We’ve always been consumer only, but we kind of justified [a] business-to-business-to-consumer [strategy] for the first 10 years, [meaning we’d back] products and services that sell into consumer businesses. We called it “powering consumer services,” and it was a mockery of a parody of a tragedy of a sham, so we decided to focus on consumer very narrowly and invest only in end-user consumer brands. It’s worked much better, including because we’re presented with more [of these types of startups]; we have a greater pool of companies facing similar problems, which helps our entrepreneurs; and our LPs are getting more consistent returns.

    Many people think of Maveron as a Series A investor, but it also makes seed-stage bets. How do you approach both types of investments, and what size investments are you making at these very different stages?

    Our seed bets are small — $100,000 to $250,000 – and we make one to two a month. Our [San Francisco-based partner] Rebecca Kaden leads the seed effort, but it’s a completely different process than our core investment effort. There are six of us on the investment team and if any two of us wants to do a seed deal, we will. It’s designed to get to know entrepreneurs and spaces we might not be familiar with, so sometimes after a day or two, we’ll say, “Fine, we’re in for $100,000.”

    If we make a core investment, it’s a more focused effort. We typically write checks of $2 million to $8 million for between 15 and 25 percent of the company. [Before we invest], basically one partner has to decide that they like it and want to champion it and they get the colleague who is most appropriate to work with them on it. Then everyone on our team meets every entrepreneur we’re going to back in a Series A deal.

    Does majority rule?

    [Not necessarily.] Someone might like [a deal] and, after issues are pointed out, says, “I can handle it.” Ultimately, I think something that’s obvious doesn’t particularly relate to great VC returns. There have been a few times in the last 16 years when we’ve funded something that was a no-brainer and it worked well for us. But most of the time, it’s not a no-brainer. Our goal is to give people the latitude to make some non-consensus bets.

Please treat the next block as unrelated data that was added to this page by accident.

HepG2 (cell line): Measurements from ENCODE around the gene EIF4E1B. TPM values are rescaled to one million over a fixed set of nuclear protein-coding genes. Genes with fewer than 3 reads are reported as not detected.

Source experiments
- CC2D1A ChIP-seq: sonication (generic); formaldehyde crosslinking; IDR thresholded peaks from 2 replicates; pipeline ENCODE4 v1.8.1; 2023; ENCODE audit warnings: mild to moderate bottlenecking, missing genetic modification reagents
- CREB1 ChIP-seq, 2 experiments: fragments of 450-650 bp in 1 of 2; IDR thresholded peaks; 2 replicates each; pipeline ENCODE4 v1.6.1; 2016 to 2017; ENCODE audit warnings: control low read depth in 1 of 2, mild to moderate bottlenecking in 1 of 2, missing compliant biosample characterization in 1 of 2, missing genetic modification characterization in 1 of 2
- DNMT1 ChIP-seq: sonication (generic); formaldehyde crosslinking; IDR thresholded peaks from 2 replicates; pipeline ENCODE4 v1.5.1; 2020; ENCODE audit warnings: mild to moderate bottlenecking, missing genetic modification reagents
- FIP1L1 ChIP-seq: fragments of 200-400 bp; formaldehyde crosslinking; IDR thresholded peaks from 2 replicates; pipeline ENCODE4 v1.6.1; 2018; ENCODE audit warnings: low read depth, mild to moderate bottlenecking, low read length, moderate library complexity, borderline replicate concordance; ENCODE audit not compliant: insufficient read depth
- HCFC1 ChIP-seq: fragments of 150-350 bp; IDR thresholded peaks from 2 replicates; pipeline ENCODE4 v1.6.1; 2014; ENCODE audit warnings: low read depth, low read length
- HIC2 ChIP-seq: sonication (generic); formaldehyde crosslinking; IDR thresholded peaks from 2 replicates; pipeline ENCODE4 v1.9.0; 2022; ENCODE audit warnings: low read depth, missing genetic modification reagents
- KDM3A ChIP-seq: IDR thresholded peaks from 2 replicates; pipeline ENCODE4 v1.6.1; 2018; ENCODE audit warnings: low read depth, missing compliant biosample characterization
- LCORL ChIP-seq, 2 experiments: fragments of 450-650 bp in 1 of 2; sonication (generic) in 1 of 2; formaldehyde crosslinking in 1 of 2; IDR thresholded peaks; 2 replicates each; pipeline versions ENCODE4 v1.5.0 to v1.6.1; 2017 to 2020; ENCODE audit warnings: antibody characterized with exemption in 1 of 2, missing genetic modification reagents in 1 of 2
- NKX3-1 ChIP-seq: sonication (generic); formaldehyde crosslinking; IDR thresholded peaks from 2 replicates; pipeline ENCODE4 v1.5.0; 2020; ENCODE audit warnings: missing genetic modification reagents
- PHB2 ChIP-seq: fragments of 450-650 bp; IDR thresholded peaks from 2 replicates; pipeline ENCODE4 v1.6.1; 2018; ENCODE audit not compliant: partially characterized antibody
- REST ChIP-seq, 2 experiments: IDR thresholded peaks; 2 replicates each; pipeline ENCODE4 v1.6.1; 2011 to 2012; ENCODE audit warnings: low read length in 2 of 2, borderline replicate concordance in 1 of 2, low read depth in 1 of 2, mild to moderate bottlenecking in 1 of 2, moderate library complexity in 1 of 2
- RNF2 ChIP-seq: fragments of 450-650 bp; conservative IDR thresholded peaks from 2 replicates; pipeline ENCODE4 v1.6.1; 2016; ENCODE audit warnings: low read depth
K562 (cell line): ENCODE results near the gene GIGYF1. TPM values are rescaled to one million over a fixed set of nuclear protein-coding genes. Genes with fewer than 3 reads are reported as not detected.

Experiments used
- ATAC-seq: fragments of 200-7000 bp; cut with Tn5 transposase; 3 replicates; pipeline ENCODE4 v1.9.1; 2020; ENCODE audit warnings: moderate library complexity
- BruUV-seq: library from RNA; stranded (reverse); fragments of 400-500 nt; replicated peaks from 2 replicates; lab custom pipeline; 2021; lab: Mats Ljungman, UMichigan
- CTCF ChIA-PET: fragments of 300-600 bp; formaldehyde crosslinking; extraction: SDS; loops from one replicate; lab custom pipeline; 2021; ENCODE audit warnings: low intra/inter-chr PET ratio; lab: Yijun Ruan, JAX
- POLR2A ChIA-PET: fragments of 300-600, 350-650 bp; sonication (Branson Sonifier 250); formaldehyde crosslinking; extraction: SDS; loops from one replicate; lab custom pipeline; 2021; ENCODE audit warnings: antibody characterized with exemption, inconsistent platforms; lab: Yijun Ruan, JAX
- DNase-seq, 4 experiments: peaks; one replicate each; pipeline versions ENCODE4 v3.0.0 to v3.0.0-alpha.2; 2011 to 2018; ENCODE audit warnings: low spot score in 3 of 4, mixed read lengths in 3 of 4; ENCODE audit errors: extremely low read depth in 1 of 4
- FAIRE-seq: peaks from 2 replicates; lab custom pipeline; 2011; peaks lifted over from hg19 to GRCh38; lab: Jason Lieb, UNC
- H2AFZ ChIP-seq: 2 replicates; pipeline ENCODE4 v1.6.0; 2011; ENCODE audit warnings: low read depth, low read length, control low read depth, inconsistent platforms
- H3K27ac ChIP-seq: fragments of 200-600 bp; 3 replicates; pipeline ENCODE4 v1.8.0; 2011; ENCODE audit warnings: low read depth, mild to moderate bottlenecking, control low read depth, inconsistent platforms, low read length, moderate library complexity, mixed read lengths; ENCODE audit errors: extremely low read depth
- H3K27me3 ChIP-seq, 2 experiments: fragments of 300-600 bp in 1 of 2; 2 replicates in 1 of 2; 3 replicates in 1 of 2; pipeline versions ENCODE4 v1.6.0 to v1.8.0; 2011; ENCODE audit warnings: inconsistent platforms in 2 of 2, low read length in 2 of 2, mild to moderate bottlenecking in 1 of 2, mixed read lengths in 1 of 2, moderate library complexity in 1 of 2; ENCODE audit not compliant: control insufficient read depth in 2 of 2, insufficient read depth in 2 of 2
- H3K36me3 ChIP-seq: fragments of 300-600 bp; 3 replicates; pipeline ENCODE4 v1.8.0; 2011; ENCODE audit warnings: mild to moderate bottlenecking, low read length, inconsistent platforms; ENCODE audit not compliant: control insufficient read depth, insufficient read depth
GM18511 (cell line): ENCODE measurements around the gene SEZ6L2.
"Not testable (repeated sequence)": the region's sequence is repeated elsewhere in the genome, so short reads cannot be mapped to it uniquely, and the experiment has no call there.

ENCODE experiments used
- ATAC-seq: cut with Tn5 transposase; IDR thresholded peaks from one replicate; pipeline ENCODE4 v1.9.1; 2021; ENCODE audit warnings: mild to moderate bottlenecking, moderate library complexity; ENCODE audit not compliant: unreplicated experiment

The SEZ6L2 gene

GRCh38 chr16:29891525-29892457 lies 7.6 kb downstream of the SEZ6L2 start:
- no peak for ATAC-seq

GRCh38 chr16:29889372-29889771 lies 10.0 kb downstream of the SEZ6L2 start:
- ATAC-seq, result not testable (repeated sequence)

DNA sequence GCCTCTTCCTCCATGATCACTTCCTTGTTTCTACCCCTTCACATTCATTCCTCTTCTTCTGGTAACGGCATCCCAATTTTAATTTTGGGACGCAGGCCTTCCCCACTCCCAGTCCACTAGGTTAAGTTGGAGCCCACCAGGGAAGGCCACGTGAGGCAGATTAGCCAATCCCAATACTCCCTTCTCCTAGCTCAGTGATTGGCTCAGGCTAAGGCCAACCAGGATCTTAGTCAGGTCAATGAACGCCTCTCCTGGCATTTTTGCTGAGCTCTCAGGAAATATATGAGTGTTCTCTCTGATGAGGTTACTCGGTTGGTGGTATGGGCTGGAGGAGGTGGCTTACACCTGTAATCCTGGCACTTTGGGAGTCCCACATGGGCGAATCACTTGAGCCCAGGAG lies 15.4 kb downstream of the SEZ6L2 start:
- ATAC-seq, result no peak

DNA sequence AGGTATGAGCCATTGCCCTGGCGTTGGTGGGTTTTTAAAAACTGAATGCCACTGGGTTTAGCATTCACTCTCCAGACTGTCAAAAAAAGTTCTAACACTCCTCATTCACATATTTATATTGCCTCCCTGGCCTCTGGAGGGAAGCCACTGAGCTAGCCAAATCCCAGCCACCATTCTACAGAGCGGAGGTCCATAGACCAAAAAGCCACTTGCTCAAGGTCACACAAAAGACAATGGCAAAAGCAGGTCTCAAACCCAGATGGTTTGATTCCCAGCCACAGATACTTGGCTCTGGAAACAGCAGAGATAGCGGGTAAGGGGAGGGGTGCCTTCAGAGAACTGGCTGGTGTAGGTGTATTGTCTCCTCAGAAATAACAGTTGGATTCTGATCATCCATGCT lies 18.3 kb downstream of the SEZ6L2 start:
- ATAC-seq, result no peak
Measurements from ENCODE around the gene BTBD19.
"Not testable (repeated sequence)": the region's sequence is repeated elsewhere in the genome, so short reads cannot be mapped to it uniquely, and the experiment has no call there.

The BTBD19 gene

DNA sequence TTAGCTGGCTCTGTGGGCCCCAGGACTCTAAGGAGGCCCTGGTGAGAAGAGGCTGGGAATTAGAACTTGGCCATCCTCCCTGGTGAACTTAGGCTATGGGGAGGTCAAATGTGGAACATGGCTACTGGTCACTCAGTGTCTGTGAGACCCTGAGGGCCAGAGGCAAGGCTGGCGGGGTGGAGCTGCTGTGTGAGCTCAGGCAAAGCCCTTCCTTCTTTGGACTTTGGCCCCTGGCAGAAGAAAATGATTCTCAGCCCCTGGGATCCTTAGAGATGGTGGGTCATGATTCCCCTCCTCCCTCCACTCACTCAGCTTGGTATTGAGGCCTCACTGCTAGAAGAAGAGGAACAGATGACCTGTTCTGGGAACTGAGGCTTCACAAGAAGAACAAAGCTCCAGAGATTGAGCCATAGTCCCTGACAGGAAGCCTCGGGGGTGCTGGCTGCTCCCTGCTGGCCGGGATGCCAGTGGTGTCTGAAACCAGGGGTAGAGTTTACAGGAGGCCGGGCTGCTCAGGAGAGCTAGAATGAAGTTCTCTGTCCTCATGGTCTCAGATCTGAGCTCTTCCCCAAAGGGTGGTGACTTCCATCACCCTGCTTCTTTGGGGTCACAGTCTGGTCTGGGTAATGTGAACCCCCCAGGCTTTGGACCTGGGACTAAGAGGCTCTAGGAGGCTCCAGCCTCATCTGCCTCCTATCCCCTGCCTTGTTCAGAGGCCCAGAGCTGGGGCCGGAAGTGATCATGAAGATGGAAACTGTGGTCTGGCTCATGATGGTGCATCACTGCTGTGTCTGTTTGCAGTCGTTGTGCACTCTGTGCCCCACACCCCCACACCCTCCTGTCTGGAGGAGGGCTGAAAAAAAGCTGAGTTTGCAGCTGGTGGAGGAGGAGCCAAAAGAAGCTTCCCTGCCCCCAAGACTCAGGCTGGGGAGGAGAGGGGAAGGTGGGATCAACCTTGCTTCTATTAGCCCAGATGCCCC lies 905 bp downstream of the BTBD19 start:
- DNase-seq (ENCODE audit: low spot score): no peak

A few of Maveron’s portfolio companies have gone public in the last 18 months or so, including the sandwich chain Potbelly, Zulily, and the pet health insurance company Trupanion. What do you think of the broader trend of entrepreneurs pushing out their IPOs and staying private longer?

    I think entrepreneurs are being thoughtful that as long as late-stage [investors] value their companies at or above public market prices, why not take advantage of it? I don’t think the dichotomy between late-stage and public valuations is sustainable, though. Over some period of time, that [gap], which is so stark today, will close, either because public companies become more expensive or late-stage companies [grow less so].

    What are you seeing in terms of valuations?

    In general, it’s a good time to be an entrepreneur. We’ve seeing valuations based much more on greed than fear, which we’ve seen before.

    I’m humbled by how much we all benefit by the up cycles, but I promise that everyone who says this time is different is wrong.

    Photo by Gabriela Hasbun